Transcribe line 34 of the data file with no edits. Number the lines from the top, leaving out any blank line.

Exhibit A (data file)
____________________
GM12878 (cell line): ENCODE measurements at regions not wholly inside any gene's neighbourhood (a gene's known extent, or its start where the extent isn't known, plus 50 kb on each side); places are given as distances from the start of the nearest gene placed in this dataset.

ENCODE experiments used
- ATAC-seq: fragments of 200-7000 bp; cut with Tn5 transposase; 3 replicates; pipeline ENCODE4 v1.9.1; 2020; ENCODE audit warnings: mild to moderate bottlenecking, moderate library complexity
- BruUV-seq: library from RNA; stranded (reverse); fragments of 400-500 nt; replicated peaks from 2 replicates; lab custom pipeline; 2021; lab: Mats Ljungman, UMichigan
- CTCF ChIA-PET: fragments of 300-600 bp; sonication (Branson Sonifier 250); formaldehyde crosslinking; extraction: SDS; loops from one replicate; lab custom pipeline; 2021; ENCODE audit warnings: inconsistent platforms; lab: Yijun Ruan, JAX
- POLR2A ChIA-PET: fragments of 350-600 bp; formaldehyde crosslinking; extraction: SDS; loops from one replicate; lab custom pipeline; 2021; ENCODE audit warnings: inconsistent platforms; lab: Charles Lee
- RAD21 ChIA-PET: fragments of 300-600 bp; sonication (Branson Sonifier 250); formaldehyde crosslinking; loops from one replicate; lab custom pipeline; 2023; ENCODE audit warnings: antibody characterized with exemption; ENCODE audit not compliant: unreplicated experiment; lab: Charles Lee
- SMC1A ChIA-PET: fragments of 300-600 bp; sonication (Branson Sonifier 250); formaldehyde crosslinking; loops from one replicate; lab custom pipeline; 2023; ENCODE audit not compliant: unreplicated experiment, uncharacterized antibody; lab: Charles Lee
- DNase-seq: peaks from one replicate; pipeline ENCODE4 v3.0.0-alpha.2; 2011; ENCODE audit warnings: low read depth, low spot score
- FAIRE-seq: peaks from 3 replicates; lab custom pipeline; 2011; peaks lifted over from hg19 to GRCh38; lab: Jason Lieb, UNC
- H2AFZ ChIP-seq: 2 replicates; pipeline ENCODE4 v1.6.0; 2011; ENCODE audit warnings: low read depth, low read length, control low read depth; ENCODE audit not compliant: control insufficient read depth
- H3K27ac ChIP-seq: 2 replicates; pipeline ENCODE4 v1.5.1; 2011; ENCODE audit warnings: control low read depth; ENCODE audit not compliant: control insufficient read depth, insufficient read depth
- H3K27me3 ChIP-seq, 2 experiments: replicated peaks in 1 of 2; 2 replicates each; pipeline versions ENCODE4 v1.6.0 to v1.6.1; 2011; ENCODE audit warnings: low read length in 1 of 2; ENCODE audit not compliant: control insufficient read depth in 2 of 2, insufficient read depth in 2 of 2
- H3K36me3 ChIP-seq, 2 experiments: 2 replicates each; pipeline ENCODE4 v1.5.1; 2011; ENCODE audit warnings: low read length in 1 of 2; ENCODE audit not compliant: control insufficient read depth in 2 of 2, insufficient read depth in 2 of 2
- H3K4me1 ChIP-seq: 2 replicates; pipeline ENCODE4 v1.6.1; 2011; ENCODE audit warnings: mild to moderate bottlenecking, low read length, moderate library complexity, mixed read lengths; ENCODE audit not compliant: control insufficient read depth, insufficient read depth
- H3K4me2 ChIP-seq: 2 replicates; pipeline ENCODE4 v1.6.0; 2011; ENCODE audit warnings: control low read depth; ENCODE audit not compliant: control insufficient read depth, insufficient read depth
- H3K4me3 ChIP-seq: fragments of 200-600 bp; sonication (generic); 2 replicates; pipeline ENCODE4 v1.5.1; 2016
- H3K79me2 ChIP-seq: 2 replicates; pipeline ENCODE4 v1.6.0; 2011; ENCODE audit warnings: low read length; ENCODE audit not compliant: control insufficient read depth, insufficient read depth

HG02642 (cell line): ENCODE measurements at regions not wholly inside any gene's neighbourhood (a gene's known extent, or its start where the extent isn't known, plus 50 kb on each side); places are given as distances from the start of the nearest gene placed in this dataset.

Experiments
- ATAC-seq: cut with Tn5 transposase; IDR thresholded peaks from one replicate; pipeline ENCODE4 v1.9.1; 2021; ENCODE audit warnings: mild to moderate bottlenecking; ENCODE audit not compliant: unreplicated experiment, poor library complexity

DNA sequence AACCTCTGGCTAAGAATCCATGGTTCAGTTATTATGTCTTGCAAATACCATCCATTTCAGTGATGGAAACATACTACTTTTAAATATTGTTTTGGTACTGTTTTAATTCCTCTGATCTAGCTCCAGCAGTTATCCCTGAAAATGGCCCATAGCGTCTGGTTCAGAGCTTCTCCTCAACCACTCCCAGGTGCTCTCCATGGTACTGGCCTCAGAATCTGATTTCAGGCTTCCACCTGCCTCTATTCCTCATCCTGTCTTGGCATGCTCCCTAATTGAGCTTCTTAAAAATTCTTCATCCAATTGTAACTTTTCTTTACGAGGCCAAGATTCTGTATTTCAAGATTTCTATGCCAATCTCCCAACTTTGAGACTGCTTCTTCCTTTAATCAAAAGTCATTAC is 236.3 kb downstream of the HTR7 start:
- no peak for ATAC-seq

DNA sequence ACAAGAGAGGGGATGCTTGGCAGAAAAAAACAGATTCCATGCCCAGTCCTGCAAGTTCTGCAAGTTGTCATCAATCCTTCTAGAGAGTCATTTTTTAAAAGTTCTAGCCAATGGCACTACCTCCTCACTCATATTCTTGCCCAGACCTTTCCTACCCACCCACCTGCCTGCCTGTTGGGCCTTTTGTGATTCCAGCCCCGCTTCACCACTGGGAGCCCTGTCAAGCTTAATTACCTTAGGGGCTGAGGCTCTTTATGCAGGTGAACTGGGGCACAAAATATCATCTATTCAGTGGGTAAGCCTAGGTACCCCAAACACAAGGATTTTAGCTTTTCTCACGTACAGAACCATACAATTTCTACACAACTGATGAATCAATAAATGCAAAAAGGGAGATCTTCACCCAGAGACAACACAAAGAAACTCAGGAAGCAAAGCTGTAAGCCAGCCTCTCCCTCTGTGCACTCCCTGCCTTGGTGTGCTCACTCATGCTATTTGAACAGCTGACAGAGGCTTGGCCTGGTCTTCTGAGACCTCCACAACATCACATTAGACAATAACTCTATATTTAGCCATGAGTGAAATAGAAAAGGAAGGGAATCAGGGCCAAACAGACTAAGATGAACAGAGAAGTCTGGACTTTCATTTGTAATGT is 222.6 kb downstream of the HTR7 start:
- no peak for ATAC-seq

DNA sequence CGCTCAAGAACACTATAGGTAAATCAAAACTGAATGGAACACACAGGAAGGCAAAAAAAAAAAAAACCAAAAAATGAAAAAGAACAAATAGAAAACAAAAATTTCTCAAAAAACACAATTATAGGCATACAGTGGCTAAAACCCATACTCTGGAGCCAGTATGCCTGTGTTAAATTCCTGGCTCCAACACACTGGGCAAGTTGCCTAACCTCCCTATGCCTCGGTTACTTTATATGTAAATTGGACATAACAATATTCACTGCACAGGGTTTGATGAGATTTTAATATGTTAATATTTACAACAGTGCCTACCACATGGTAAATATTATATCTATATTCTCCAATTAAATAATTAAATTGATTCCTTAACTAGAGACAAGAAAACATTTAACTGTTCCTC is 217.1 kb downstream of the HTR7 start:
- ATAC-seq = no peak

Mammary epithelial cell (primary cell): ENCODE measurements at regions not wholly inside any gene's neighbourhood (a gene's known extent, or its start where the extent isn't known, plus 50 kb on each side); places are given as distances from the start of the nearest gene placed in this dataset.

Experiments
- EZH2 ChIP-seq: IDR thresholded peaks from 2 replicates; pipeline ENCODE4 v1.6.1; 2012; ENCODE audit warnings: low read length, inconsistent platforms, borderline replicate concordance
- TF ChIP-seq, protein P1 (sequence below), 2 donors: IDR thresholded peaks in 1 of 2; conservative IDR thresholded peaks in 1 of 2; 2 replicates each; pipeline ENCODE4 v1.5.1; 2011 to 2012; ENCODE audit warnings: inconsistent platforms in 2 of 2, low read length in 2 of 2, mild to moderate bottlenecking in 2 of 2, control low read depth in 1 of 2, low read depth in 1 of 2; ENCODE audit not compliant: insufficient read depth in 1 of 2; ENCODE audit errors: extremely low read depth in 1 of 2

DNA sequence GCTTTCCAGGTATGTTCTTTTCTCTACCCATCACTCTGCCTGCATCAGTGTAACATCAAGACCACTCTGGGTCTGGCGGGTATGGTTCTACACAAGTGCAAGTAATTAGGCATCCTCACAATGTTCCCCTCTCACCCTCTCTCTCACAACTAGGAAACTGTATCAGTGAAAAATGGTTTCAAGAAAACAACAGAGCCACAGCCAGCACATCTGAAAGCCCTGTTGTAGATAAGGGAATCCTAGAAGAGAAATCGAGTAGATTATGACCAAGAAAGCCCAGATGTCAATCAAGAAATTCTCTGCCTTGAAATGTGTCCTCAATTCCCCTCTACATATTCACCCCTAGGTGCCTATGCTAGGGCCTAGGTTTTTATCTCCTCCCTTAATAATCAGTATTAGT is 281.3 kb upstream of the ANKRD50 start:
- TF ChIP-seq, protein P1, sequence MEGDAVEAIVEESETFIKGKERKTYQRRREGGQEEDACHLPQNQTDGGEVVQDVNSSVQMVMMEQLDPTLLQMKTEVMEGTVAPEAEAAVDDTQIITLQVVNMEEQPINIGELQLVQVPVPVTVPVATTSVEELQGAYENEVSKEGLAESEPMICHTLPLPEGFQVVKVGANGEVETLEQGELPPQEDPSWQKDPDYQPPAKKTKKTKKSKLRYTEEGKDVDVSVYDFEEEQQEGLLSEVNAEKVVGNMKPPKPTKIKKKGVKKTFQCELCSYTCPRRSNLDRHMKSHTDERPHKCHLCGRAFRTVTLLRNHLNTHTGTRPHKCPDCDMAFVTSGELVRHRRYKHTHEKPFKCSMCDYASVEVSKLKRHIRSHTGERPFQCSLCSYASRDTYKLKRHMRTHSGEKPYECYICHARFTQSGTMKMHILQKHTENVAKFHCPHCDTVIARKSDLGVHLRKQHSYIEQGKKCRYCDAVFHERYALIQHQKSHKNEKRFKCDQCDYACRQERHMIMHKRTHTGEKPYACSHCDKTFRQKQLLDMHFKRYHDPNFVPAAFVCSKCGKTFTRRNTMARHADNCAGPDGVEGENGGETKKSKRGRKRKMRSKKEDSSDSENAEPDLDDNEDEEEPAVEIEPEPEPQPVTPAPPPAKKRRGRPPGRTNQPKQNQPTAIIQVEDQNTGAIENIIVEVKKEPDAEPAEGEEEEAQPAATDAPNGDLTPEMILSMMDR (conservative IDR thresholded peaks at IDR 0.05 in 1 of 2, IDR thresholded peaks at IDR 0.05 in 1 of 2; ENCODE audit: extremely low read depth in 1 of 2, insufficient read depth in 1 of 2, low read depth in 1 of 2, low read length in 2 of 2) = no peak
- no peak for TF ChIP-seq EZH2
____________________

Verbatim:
- no peak for TF ChIP-seq EZH2